LONDON (Reuters) - Companies could issue a record $30 billion in so-called “green bonds” this year, but further growth in the market will depend on developments in China and common standards, Standard & Poor’s Rating Services said on Monday.
Proceeds from green bonds are typically used on projects to cut greenhouse gas emissions, adapt to climate change, increase energy efficiency or expand the use of renewable energy.
The bonds are mainly issued by development banks and corporates such as utilities and real estate companies.
The green bond market as a whole has been growing, with issuance tripling in last year to $36.6 billion. Corporate issuance accounted for around $19 billion.
This year, the corporate market has been boosted by more issuances, including Danish wind turbine manufacturer Vestas’ (VWS.CO) seven-year 500 million euro ($544 million) bond earlier this month and French recycling company Peprec’s 480 million euro bond.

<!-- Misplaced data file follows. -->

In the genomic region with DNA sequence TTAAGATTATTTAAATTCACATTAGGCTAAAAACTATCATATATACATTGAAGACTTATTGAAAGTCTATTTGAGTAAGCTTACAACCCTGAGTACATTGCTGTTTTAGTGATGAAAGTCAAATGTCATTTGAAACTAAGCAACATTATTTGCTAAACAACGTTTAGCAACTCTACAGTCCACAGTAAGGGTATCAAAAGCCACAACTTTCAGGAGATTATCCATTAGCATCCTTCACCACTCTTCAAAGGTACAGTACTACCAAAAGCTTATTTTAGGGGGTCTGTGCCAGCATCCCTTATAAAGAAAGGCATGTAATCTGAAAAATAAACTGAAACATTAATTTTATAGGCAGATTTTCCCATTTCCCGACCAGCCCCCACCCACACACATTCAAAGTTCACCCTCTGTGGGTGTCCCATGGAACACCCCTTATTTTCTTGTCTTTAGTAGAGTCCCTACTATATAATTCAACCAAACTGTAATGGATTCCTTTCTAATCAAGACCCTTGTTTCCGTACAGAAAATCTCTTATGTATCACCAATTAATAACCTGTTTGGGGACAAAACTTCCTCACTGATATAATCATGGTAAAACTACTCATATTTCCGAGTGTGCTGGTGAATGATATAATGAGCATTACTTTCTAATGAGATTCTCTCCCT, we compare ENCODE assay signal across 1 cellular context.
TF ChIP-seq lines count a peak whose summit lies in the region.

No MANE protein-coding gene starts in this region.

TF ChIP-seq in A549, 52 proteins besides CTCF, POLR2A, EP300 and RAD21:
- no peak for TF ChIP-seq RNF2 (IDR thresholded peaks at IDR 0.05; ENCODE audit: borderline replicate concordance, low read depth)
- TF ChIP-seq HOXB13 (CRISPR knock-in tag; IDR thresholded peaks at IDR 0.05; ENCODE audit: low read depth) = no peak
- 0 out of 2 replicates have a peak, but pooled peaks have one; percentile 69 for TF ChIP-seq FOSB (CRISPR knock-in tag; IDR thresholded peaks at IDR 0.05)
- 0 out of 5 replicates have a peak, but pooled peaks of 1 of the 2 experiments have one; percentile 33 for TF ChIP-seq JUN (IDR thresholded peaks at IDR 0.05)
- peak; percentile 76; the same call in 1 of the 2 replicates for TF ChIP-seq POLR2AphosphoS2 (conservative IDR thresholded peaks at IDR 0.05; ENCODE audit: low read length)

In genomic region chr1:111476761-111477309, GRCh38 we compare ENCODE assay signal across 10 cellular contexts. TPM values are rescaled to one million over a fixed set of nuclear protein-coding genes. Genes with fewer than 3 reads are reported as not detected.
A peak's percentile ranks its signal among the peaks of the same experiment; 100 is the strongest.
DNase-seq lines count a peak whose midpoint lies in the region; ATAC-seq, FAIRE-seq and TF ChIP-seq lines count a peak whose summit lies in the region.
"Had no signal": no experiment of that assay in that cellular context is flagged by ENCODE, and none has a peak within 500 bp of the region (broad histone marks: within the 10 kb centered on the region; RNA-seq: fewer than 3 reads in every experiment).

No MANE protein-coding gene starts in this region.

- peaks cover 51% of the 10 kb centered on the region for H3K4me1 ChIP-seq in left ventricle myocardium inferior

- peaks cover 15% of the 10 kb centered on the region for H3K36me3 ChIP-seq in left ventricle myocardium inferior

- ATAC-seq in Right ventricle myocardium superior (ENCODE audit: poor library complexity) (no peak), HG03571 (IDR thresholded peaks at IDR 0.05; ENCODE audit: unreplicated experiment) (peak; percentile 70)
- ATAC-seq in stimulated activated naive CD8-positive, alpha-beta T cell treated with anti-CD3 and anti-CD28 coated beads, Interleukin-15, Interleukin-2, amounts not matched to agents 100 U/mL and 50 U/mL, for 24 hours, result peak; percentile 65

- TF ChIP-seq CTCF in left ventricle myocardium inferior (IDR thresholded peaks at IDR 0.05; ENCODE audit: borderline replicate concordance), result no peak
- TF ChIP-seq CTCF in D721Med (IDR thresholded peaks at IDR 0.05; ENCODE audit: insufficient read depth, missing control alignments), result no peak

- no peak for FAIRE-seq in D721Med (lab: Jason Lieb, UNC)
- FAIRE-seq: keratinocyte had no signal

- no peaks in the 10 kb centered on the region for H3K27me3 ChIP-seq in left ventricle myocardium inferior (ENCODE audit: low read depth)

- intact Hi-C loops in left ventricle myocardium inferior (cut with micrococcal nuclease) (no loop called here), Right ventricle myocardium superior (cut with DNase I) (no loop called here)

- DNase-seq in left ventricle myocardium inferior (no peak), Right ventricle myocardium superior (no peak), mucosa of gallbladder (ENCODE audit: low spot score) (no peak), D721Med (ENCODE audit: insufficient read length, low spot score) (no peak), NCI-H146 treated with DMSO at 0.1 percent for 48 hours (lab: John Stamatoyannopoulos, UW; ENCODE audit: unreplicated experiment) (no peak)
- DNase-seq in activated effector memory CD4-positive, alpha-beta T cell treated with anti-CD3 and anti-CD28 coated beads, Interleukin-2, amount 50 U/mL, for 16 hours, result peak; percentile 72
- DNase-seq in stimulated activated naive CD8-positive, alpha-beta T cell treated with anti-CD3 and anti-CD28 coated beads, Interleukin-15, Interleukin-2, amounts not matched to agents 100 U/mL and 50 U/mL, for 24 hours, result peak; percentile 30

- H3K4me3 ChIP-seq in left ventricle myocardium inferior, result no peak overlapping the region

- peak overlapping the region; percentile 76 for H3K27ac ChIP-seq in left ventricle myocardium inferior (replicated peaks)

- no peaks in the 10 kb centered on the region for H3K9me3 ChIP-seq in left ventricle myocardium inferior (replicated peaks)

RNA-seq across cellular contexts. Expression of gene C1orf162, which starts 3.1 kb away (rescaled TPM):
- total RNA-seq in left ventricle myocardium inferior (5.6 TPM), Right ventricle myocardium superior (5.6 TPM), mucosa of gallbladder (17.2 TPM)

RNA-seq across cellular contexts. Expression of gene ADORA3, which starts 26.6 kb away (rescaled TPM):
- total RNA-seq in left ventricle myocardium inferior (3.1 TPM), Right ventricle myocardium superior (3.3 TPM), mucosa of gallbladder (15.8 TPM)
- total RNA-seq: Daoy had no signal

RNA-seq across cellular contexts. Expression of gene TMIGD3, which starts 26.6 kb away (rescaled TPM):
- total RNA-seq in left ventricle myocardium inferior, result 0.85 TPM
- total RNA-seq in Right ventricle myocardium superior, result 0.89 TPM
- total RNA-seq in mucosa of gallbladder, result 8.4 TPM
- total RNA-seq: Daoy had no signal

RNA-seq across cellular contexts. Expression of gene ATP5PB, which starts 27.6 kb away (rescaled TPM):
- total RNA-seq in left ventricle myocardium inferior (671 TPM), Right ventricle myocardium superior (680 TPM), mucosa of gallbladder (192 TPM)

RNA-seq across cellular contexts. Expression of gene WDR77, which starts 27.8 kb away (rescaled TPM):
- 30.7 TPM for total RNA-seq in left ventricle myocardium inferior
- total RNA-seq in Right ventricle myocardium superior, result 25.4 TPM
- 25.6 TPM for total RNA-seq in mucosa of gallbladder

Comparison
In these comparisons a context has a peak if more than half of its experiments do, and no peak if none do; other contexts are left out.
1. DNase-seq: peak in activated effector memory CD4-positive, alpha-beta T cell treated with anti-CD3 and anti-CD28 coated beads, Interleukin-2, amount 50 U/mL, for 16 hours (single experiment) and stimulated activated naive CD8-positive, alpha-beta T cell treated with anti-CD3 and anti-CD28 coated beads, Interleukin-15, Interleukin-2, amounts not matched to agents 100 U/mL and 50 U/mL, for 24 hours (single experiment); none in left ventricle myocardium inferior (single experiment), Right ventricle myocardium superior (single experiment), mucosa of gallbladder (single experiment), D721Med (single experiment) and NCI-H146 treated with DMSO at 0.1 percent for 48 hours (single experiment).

“We expect green bond issuance to remain relatively buoyant given investor appetite for green products as well as issuers taking advantage of the exceptional demand,” S&P said in a statement.
“The surge in green bond sales represents growing demand among investors for green investments amid concerns about climate change,” it added.
However, commonly agreed standards on what constitutes a green bond and transparency over how proceeds are used will be needed to make the market become more mainstream.
The corporate green bond market could experience substantial growth in China this year, as the Chinese government tackles pollution and could encourage companies to raise funds by bond issuance to help diversify credit risk in the banking system, S&P said.
Declining oil prices should not hinder growth in the green bond market as price movements will have less impact on renewables than many fear due to climate change being a long-term driver for investments, S&P added.
($1 = 0.9199 euros)
Editing by Mark Potter